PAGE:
A new Oberlin city manager might be chosen immediately after an Aug. 9 meet-and-greet with finalists for the job.
City council members previously said they would eliminate one candidate and have two finalists meet with the public before choosing. However, none were eliminated after private meetings with council July 21 and Monday.
Finance director and acting city manager Sal Talarico met for about 90 minutes on July 21. Lowell Crow, a city administrator from Illinois, and Sara Imhulse, a former Maryland town administrator, met for about 90 minutes each with council Monday.
Council president Ron Rimbert said candidates will interview in private with officials for about 30 minutes each on Aug. 9.
The public session is from 6-7:30 p.m. Candidates will make opening remarks for a few minutes and informally answer questions during a reception at which food and refreshments will be served.
“All three have diverse backgrounds and we’d like the opinion of the public,” Rimbert said.
In previous interviews, candidates were given questionnaires that included asking them to make a seven-to-10-minute presentation on a successful project they led.
There were also 20 questions to answer. Topics included budgeting, community and council relations, economic development, environmental initiatives, and management style.
The finalists were chosen from 43 applicants for the position, which pays approximately $120,000 annually.
Talarico, 53, of Parma, has been interim city manager since January, succeeding Eric Norenberg, who left in December. Norenberg, hired in 2007, took the city manger job in Milford, Del., less than a year after being asked to resign in a letter signed by a majority of council members.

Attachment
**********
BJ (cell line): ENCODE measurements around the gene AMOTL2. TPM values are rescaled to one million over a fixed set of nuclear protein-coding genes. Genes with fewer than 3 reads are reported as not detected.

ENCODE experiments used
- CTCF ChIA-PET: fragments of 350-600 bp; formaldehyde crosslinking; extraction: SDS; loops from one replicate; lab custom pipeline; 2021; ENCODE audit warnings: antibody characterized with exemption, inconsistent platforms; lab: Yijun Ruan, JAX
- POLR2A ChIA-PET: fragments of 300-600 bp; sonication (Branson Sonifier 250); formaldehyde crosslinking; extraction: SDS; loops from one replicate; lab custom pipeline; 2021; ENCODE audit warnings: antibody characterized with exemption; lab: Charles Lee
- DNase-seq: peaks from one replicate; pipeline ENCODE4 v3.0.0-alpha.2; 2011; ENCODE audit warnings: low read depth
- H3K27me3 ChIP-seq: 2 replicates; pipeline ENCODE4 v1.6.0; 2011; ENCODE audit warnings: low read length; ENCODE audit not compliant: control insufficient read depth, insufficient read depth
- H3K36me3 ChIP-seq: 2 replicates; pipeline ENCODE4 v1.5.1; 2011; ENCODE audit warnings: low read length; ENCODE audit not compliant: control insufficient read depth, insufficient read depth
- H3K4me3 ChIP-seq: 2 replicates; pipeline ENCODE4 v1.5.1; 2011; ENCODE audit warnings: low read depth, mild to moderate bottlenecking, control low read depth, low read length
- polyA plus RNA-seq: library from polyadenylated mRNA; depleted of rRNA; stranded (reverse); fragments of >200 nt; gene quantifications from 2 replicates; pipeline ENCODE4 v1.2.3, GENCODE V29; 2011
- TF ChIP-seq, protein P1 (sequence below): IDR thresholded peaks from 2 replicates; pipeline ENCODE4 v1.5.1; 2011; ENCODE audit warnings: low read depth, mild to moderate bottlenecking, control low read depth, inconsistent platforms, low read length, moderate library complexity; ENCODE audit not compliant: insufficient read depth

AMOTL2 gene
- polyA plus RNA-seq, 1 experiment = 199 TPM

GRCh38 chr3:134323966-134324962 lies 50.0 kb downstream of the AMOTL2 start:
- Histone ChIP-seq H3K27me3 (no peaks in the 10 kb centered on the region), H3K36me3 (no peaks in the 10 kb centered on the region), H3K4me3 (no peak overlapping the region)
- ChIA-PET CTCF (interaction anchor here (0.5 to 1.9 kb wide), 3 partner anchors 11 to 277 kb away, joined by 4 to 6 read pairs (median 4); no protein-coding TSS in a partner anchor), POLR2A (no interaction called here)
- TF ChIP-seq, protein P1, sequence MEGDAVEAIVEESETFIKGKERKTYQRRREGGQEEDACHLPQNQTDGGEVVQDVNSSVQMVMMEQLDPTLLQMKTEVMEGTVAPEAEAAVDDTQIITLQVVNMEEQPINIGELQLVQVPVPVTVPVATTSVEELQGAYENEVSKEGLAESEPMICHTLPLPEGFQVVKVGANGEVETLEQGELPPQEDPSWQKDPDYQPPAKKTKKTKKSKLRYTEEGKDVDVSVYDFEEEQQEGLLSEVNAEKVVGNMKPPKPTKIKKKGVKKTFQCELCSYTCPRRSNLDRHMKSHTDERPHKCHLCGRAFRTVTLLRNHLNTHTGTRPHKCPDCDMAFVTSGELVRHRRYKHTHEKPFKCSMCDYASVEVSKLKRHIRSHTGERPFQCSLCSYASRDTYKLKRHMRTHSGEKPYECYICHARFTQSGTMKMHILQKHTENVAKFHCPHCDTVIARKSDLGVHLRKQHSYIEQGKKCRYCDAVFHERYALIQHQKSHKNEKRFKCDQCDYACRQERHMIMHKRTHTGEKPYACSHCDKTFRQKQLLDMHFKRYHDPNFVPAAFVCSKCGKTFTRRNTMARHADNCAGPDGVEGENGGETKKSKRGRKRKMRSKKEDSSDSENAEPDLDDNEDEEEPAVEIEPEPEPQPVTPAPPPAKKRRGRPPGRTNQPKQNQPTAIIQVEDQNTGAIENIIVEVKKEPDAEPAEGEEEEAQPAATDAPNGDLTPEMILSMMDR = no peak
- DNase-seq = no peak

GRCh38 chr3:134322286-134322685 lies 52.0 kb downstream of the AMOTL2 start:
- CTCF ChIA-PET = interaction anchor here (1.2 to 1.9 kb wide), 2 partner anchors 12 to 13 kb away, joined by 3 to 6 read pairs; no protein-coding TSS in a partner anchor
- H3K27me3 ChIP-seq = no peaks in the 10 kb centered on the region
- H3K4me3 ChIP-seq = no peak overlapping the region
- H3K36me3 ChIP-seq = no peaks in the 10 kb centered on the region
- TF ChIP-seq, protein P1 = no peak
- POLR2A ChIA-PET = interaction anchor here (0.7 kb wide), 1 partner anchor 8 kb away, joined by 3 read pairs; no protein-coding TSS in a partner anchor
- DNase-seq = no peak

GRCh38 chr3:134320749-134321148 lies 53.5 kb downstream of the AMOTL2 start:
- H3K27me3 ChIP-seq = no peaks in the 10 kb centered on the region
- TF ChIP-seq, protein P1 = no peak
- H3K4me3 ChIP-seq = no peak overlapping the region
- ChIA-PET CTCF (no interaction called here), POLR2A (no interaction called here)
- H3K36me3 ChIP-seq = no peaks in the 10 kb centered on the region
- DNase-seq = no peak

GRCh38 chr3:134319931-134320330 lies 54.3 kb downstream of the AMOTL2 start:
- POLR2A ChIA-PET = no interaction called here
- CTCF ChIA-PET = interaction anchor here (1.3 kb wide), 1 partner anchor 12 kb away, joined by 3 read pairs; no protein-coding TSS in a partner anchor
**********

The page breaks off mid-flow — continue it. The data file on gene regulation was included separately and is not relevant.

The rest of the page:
Talarico was hired in 2000 as finance director. He didn’t return a call Tuesday afternoon, but previously said he feels like his experience in Oberlin would serve him well as city manager and he will stay on as finance director if not selected.
Imhulse, 38, worked in Riverdale Park — a city of about 7,000 is located just outside Washington, D.C., with an approximately $7 million annual budget — from 2009 until June 30. She left shortly after it switched from a strong mayor to council-town manager form of government. Imhulse wouldn’t comment Monday and couldn’t be reached Tuesday.
Crow, 54, said Monday he enjoyed interviewing. Crow, who served in the Navy from 1980 until retiring as a captain and taking the reins in Monmouth, Ill., in 2014, said he would bring budgeting and engineering experience to the post.
He serves as finance and human resources director in Monmouth, a city of about 9,200 between Chicago and St. Louis. It has an approximately $20 million annual budget.
He said he is also familiar with working with a private college. Monmouth is home to the 1,300-student Monmouth College.
Crow, who arrived in Oberlin on Saturday with his wife Gwen, said they liked Oberlin’s restaurants and its proximity to Cleveland Hopkins Airport and the Louis Stokes Cleveland VA Medical Center.
“My wife and I fell in love with the community in just three days being here,” he said. “I look forward to the possibility of serving as city manager.”
The timeline for the search developed by recruiter Heidi Voorhees called for a hiring in August but Rimbert said council won’t rush.
“When it happens it happens,” he said.
Evan Goodenow can be reached at 440-775-1611 or @GoodenowNews on Twitter